For the Europeans and Americans, many barely out of college, low salaries and modest living conditions were acceptable tradeoffs for a deeper sense of purpose at Al Kamandjâti, and in Palestine, where they believed their work would be needed and appreciated. They settled in and around Old Ramallah, pairing up as roommates in the spacious,Its sidewalks were jammed with people from all over the would-be nation. The energy in Ramallah was intense and vibrant. high-ceilinged flats with reddish stone walls and cream-tiled floors. They sipped Arak and smoked hookah pipes (known locally as arguileh) in the evenings, looking out over bustling streets jammed with high-end and discount clothing stores, electronics shops, ice cream parlors, bakeries, pharmacies, snack vendors and posh cafes with free wireless connections. With East Jerusalem sealed off from most Palestinians, the once-sleepy Christian village was becoming the defacto capital of Palestine. Its sidewalks were jammed with people from all over the would-be nation. The energy in Ramallah was intense and vibrant.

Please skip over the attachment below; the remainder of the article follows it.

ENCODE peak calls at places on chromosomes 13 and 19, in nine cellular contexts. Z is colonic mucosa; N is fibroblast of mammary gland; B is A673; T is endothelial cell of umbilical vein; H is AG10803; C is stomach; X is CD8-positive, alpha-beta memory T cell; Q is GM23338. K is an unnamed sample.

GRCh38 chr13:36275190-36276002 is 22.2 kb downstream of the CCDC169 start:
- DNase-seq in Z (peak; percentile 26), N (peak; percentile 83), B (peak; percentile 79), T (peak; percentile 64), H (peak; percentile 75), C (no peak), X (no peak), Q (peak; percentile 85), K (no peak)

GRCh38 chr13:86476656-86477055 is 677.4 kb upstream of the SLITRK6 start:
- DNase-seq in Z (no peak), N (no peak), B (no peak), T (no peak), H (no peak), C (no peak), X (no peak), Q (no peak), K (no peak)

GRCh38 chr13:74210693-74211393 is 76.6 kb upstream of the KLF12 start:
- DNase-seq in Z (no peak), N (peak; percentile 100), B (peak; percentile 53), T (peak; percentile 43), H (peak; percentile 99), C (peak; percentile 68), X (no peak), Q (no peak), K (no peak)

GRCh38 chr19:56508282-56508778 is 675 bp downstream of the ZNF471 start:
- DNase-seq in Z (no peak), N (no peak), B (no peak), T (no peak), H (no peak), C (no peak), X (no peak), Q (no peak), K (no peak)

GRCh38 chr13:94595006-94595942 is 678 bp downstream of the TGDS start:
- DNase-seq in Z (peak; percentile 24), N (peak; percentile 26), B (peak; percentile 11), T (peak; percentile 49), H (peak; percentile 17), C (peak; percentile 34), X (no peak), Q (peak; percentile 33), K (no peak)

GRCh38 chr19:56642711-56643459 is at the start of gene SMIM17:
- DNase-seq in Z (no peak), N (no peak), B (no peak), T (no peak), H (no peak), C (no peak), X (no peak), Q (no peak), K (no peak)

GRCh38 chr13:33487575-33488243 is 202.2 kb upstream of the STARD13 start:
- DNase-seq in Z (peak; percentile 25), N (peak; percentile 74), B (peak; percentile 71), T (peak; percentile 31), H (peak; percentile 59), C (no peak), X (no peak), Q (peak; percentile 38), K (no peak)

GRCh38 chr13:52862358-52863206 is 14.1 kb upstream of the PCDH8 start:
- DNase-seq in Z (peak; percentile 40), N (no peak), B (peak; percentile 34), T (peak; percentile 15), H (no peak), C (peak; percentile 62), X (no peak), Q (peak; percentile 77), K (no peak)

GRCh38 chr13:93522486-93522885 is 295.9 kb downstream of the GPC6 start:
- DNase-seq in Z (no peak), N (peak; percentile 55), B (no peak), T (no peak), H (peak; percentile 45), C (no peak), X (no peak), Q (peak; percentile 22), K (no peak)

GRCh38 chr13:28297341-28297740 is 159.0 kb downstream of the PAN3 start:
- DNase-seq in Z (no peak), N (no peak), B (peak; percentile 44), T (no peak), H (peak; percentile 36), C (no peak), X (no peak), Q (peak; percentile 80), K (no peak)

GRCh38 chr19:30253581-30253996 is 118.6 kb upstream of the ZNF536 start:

By the late winter of 2009, in the early weeks after the Gaza War, most of the new teachers had settled into their work. Al Kamandjâti’s Ramallah centre provided the base for daily music lessons, but most days teachers also piled into the new white van to reach the children in the villages and refugee camps. Jenin was the most frequent destination, about two hours away depending on the number of military checkpoints and the mood of the soldiers. Abu Ayman, Al Kamandjâti’s gruff, chain-smoking driver, would barrel down the Ramallah-Jenin highway, taking corners and straight shots alike as if he were in an international Grand Prix. It was as if he couldn’t stand the sight of the red-roofed Israeli settlements, the military jeeps and personnel carriers ferrying soldiers from one West Bank base to another, the long rows of flagpoles bearing the national colours of Israel, and the signs in three languages warning Palestinians against entering the ‘special security zones’ and ‘closed military areas’. Abu Ayman streaked past these reminders of his own occupation, and of the incarceration of his oldest son, who had been taken away, in the middle of the night, a few months earlier. He held his hands in a death grip on the wheel, eyes fixed in front of him, weaving past cars and trucks with inches to spare on the two-lane highway. Jason, Maddalena, Alice, Ben, and Julia clutched the arms of their seats, looking up from their course notes or musical scores at each near miss. ‘Abu Ayman!’ Julia pleaded with their driver. ‘Please slow down!’ Which he eventually would, as Hawara or one of the other Israeli checkpoints and roadblocks came into view, and Abu Ayman was once again forced to submit himself and his passengers for inspection.